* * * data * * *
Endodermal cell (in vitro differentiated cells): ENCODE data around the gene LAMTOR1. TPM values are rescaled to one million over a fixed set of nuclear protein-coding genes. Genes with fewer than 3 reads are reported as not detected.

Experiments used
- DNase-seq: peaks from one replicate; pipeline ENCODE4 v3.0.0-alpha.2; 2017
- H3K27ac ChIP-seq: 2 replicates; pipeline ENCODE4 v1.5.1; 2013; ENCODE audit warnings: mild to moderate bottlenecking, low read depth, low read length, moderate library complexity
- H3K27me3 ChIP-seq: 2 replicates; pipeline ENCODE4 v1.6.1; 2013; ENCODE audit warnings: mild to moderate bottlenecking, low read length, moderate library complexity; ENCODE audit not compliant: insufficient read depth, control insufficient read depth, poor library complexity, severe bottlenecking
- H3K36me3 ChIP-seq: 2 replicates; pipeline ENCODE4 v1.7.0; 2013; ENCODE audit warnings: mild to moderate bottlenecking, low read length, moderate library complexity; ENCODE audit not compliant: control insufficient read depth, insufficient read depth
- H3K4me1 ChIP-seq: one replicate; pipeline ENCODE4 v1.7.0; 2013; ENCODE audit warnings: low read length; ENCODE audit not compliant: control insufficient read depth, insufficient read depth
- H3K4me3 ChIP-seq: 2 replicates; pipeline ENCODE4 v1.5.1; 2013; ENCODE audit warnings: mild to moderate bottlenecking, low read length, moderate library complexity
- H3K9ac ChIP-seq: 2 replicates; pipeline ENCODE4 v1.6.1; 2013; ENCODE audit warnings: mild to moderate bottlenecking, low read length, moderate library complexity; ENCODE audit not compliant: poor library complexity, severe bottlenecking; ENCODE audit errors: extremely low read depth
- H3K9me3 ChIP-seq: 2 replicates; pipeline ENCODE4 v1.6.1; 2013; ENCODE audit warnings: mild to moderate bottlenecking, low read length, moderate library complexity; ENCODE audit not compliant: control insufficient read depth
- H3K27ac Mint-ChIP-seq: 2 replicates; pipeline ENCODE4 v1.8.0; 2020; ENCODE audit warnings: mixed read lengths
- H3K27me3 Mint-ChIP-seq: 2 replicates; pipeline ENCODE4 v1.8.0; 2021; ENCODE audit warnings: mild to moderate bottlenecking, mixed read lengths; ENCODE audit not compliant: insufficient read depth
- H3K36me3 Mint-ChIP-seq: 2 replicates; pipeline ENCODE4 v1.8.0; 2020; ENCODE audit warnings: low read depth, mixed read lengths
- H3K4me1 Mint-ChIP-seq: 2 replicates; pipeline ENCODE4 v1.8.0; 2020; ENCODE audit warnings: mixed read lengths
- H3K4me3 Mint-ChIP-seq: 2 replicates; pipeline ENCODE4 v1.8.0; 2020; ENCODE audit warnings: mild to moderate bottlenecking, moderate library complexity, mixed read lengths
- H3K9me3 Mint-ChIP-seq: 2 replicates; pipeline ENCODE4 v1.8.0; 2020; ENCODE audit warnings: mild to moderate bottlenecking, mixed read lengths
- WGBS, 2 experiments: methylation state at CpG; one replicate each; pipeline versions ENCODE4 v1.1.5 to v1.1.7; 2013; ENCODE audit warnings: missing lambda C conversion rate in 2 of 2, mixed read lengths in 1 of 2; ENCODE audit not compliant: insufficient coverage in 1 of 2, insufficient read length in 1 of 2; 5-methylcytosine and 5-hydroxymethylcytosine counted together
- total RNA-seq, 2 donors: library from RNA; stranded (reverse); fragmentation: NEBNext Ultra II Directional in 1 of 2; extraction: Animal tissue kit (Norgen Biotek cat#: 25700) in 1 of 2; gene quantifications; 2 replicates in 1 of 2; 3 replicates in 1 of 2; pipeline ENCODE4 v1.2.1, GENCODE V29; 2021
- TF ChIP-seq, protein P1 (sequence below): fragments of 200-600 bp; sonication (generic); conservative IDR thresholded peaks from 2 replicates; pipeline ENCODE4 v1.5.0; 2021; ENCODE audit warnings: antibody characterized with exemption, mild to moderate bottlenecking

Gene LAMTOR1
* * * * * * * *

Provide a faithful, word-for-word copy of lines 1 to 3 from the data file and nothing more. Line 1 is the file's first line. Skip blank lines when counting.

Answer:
Endodermal cell (in vitro differentiated cells): ENCODE data around the gene LAMTOR1. TPM values are rescaled to one million over a fixed set of nuclear protein-coding genes. Genes with fewer than 3 reads are reported as not detected.

Experiments used
- DNase-seq: peaks from one replicate; pipeline ENCODE4 v3.0.0-alpha.2; 2017